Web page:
• C Ruby: time_c: leap_year_p(long y): static int leap_year_p(long y) { if (y % 4 == 0) return 0; /* Deal with most likely years first, avoiding division. / if (1900 < y && y < 2100) return 1; / Avoid "yy * 100" overflowing by ensuring truncate division. */ long yy = y >= 0 ? y / 100; y > -100 ? 0 : -((-(y + 100)) / 100) - 1; return y != yy * 100 || yy % 4 == 0; }

This is interesting because it squarely falls somewhere "notable" on the readability vs speed spectrum. The first suggestion above is clear to understand. This one not so much.

Also I'm assuming a typo here in that the first if statement obviously should be

if (y % 4 != 0)

But excellent work!

John

Updated by jeremyevans0 (Jeremy Evans) 8 days ago

Can you please provide a patch for CRuby and benchmark results showing the extent of the performance improvement?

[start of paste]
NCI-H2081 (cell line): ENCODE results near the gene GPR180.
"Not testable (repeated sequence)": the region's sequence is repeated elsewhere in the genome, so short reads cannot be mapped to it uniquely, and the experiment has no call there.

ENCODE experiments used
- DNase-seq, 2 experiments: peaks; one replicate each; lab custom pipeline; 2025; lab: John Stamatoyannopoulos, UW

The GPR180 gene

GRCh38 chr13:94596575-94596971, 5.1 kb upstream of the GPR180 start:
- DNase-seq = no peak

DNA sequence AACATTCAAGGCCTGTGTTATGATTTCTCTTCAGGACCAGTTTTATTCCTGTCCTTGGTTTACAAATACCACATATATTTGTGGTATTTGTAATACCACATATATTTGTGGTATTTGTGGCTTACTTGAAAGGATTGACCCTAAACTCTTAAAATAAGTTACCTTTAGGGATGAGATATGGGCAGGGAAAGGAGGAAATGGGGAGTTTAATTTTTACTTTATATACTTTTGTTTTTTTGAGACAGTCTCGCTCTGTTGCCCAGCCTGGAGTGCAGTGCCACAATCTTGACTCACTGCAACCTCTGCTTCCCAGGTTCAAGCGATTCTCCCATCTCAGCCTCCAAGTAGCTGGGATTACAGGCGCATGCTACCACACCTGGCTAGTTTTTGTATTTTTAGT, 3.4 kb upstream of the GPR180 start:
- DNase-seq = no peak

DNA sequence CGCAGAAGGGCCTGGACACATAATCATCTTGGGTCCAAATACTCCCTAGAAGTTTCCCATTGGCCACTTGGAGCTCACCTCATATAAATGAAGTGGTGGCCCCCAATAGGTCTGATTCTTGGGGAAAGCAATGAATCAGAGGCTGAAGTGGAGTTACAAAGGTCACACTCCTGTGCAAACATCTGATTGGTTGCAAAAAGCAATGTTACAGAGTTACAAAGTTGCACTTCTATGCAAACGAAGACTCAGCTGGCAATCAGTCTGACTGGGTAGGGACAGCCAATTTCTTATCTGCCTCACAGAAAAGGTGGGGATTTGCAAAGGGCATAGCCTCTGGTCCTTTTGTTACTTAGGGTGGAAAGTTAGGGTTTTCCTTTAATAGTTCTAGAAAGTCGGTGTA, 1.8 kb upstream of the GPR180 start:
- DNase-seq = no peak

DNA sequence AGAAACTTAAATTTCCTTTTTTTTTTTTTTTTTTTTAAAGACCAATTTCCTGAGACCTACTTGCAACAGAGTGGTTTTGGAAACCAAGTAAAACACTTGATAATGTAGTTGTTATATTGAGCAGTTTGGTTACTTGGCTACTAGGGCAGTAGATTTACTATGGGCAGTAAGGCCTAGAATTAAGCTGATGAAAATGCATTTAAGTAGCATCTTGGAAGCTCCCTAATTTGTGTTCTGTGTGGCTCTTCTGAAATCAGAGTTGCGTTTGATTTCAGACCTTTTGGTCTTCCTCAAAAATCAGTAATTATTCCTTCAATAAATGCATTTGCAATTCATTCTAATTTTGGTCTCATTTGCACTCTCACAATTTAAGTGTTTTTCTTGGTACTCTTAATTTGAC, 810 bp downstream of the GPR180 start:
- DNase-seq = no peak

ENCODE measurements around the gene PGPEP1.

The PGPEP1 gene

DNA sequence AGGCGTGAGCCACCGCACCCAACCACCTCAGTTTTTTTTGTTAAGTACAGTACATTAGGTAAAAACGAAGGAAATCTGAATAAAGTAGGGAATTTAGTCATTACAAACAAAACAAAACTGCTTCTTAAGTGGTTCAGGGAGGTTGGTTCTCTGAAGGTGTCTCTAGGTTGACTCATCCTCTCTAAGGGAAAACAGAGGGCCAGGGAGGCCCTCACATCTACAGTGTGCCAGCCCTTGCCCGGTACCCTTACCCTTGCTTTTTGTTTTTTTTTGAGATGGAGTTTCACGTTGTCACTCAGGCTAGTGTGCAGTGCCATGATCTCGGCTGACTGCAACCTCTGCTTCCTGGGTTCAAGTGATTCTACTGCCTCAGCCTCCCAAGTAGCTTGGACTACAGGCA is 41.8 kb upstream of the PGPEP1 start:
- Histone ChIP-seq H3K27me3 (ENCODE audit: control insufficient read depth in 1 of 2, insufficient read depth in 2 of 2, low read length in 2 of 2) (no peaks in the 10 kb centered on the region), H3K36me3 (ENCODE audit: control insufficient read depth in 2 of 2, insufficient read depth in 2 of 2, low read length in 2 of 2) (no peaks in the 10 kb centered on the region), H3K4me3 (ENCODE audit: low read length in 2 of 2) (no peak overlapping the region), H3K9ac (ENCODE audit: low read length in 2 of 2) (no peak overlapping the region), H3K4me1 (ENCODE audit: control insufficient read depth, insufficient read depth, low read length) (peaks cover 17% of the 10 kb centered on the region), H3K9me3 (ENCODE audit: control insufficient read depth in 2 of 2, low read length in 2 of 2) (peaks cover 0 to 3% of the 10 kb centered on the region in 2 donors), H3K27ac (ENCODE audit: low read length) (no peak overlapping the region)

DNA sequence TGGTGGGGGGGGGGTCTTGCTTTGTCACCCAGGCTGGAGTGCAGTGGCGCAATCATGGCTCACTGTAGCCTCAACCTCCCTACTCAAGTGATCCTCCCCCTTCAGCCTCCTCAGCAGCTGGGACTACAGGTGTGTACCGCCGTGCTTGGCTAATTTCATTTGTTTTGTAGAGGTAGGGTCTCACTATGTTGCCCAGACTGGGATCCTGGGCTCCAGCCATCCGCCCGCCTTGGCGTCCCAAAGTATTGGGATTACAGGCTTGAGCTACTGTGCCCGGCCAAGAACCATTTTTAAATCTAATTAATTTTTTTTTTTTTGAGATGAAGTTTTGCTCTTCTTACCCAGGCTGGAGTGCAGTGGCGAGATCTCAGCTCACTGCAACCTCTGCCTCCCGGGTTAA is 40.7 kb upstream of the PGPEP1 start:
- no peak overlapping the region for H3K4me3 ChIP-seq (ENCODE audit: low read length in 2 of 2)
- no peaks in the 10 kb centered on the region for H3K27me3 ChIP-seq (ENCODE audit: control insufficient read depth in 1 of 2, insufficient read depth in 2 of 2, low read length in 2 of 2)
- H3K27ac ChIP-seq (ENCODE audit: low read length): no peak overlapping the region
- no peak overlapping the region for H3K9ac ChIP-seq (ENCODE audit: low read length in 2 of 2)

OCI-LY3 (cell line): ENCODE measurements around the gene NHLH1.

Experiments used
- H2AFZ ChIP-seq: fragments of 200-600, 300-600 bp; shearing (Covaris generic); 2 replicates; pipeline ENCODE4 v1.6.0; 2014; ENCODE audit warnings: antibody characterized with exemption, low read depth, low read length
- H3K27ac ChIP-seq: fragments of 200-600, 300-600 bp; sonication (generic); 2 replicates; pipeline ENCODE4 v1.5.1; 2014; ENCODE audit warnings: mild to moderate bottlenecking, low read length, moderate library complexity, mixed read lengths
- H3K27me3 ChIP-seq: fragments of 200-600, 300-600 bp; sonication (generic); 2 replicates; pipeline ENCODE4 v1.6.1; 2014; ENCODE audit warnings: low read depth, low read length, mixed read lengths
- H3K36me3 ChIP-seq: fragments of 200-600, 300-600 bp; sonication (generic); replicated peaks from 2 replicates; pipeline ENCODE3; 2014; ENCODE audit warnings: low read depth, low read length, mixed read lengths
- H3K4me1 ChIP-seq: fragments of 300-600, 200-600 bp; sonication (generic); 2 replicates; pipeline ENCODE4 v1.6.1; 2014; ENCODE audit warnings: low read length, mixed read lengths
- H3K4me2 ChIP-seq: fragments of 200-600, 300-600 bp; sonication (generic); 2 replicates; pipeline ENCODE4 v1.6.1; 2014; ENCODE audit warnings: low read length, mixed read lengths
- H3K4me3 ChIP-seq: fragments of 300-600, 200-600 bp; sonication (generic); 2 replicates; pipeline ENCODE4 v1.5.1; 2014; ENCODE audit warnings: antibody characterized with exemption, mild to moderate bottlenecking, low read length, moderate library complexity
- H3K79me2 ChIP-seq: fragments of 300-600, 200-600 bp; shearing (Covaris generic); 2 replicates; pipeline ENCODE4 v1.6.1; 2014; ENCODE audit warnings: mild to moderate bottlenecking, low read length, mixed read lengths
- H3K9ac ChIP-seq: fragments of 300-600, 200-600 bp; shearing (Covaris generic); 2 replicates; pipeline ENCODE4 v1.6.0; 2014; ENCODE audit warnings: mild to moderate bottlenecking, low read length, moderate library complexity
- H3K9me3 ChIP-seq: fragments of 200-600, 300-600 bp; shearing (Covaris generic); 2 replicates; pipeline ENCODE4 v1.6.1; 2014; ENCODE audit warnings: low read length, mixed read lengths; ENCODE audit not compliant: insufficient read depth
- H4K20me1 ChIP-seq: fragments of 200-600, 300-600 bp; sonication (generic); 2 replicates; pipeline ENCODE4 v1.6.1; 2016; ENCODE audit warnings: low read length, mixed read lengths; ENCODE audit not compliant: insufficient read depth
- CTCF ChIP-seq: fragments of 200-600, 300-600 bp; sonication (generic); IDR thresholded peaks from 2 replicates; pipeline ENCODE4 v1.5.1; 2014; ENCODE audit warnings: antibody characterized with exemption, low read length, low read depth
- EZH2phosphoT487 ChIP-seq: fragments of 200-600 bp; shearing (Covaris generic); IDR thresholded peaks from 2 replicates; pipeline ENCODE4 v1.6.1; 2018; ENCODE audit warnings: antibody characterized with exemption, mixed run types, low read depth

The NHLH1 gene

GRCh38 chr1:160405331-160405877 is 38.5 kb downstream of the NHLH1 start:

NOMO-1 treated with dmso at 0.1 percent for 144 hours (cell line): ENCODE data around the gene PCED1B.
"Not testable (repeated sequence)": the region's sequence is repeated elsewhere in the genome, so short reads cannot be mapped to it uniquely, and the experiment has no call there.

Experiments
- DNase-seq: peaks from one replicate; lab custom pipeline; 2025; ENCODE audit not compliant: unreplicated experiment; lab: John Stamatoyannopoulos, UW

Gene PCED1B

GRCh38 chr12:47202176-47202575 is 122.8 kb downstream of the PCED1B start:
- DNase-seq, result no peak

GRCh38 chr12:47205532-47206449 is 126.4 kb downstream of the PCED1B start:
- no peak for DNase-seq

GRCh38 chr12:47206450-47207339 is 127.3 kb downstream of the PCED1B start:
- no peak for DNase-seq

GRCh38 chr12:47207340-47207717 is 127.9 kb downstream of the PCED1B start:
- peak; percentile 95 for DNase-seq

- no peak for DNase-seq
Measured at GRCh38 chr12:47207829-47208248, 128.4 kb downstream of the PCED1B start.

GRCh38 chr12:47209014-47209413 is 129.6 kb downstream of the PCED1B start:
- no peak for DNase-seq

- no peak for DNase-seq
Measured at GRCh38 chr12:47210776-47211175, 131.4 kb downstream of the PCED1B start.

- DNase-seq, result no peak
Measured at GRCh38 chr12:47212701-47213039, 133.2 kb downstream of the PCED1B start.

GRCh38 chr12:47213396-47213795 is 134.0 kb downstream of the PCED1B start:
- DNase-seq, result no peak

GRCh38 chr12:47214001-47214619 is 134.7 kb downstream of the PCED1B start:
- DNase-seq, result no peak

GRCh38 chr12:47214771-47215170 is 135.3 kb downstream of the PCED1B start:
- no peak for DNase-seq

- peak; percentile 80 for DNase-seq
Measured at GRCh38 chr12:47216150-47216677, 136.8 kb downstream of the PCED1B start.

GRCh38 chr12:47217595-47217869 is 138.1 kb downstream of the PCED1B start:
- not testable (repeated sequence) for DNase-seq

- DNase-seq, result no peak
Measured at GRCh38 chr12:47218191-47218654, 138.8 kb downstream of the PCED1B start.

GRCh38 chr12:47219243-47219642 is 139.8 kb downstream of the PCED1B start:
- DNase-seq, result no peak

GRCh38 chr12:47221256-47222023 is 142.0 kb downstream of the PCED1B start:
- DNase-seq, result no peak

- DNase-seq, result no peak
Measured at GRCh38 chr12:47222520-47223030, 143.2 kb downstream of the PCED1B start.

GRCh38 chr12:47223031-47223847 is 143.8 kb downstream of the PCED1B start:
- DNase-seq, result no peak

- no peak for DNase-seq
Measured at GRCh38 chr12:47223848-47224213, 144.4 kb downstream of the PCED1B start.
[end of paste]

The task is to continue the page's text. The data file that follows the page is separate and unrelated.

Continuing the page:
Updated by colin13rg (Colin Bartlett) 5 days ago

Advance apology: I was expecting some sort of a reply button, so I hope using "Edit" to reply is the correct way to do things.

To: wishdev (John Higgins)

Thanks!

I like to think of that typo as an - albeit inadvertent! - code equivalent of a "Trap Street"!
https://en.wikipedia.org/wiki/Trap_street

"This is interesting because it squarely falls somewhere "notable" on the readability vs speed spectrum."

  • From the benchmarking, it seems my "bright idea" for faster calculations for the most likely years (that is 1901 to 2099) has - for these functions at least - met reality, and lost.

A reason for that is the compilers may have been substituting multiply and shift for divide by an integer constant. (If this interests you - it does me- yesterday I found this post https://lemire.me/blog/2019/02/08/faster-remainders-when-the-divisor-is-a-constant-beating-compilers-and-libdivide/ on faster calculations of remainders for constant integer divisors without first calculating Floor(n/d) and then using r = n - floor(n/d) * d.)